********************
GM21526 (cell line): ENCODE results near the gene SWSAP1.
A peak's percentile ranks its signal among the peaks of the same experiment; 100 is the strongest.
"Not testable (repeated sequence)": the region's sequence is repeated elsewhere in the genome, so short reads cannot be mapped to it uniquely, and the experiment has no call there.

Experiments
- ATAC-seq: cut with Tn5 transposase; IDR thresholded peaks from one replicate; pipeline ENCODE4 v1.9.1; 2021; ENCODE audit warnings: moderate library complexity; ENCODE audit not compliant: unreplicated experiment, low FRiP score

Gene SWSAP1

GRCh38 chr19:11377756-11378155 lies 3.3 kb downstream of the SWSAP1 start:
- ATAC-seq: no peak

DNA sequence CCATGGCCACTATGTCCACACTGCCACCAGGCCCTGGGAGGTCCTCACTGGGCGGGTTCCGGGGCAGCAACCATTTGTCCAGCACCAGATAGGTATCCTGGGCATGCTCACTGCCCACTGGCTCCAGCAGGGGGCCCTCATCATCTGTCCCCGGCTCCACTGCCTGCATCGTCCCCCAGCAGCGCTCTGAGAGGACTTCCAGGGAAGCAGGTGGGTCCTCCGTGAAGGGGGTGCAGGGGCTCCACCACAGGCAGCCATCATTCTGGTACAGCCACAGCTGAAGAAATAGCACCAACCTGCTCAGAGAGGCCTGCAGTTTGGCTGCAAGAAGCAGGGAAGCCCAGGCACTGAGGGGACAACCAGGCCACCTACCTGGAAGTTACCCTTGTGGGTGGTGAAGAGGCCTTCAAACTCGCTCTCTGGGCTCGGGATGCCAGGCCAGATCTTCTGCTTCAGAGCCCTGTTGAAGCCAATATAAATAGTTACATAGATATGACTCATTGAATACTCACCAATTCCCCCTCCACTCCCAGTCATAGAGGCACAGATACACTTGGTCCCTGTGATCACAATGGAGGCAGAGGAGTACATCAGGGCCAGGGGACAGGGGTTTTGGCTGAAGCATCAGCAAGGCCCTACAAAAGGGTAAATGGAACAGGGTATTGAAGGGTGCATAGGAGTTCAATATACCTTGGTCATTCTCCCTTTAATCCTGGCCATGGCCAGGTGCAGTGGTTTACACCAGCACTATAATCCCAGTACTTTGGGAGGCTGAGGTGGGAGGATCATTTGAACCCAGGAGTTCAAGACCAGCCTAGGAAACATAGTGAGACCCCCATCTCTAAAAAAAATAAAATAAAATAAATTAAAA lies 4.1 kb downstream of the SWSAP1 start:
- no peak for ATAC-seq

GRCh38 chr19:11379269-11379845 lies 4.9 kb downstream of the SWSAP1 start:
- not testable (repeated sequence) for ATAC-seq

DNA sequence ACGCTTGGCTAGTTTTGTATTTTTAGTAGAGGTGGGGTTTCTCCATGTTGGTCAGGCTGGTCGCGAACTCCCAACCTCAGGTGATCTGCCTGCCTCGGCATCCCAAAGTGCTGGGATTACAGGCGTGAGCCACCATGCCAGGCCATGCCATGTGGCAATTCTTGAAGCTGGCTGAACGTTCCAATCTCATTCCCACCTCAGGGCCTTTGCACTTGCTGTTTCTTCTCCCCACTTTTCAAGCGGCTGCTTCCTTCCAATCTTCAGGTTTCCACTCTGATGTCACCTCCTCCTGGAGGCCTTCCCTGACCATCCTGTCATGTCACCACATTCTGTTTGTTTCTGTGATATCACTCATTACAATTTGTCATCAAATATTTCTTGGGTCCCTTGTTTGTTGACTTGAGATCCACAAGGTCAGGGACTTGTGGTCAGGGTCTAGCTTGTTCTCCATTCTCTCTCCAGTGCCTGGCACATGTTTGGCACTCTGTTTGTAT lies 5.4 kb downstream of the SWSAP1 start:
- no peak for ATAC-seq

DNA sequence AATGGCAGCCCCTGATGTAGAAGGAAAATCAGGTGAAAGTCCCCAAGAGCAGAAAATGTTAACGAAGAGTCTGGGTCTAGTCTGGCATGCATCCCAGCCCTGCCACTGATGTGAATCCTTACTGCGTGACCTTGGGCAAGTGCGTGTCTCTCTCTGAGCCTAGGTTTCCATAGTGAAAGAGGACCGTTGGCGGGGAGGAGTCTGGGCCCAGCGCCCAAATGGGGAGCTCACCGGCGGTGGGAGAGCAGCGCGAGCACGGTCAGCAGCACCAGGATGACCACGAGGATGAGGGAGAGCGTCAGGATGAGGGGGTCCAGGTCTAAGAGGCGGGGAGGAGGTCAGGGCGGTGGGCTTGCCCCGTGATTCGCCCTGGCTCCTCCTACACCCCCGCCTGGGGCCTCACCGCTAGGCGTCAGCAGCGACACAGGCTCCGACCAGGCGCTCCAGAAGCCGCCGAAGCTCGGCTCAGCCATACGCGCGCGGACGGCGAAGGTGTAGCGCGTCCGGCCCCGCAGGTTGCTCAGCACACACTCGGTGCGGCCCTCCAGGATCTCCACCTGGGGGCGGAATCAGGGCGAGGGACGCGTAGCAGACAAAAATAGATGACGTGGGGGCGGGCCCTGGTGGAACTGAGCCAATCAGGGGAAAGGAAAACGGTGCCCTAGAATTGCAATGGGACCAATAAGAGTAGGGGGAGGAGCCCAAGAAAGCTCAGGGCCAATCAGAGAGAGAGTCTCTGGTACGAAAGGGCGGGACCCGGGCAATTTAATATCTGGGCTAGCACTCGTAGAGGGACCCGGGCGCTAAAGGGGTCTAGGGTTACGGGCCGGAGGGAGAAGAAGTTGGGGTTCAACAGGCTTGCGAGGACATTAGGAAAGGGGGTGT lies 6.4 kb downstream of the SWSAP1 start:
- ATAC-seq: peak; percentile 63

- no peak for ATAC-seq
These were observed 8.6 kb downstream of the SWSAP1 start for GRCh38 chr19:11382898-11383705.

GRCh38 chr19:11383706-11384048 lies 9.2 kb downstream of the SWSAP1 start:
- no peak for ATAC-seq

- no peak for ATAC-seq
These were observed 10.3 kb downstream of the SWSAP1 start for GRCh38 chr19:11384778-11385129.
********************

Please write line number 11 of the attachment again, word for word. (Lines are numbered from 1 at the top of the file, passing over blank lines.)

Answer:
GRCh38 chr19:11379269-11379845 lies 4.9 kb downstream of the SWSAP1 start: